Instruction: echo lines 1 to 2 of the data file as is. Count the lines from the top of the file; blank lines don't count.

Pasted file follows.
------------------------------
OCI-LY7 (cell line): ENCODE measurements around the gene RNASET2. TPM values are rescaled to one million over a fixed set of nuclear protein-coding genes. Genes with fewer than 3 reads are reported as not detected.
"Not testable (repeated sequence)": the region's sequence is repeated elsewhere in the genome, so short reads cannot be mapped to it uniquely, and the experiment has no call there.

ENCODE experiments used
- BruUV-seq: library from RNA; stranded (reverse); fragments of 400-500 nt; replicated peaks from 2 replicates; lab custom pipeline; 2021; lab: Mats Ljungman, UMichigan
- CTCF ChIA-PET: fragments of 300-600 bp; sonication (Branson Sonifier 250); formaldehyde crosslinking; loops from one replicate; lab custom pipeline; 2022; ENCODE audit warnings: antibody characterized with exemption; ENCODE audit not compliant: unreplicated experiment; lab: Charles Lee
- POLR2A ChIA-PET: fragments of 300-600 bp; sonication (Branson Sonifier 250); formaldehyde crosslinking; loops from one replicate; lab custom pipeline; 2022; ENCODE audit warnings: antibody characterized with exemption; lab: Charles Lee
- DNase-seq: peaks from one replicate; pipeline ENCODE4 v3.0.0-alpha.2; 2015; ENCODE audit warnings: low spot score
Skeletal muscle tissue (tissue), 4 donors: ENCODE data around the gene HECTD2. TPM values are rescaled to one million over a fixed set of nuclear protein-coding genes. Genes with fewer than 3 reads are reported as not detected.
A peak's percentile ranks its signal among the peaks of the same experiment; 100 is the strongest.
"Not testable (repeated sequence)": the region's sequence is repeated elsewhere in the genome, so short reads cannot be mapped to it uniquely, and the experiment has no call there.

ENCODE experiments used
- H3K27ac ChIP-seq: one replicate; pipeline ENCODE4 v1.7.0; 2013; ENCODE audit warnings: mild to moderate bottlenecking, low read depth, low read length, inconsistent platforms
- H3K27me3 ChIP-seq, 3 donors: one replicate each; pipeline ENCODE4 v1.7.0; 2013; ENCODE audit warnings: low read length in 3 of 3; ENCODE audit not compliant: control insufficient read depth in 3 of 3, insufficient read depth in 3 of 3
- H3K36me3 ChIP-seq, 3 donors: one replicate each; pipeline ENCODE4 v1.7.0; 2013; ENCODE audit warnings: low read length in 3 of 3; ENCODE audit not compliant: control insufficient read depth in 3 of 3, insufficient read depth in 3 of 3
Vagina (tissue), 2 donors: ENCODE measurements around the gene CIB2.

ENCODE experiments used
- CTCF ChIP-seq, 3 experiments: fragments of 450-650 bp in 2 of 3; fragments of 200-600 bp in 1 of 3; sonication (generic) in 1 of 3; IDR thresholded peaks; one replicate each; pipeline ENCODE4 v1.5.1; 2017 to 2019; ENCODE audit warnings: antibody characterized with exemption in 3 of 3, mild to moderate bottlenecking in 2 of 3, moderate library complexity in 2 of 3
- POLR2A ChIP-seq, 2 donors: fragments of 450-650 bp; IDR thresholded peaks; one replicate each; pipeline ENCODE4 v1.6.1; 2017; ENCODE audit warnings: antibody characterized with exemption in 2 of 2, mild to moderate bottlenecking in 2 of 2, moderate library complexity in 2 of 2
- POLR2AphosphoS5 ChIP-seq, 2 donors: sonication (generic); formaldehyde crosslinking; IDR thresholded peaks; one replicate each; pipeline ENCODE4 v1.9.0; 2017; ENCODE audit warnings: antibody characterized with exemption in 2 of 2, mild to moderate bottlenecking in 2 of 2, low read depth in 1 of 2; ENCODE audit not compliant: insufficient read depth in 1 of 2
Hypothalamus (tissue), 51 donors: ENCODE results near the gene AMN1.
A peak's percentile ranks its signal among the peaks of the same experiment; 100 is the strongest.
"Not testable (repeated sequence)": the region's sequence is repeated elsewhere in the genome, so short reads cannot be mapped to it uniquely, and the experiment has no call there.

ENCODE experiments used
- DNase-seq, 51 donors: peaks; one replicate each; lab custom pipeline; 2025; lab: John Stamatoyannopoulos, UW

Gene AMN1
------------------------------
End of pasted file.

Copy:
OCI-LY7 (cell line): ENCODE measurements around the gene RNASET2. TPM values are rescaled to one million over a fixed set of nuclear protein-coding genes. Genes with fewer than 3 reads are reported as not detected.
"Not testable (repeated sequence)": the region's sequence is repeated elsewhere in the genome, so short reads cannot be mapped to it uniquely, and the experiment has no call there.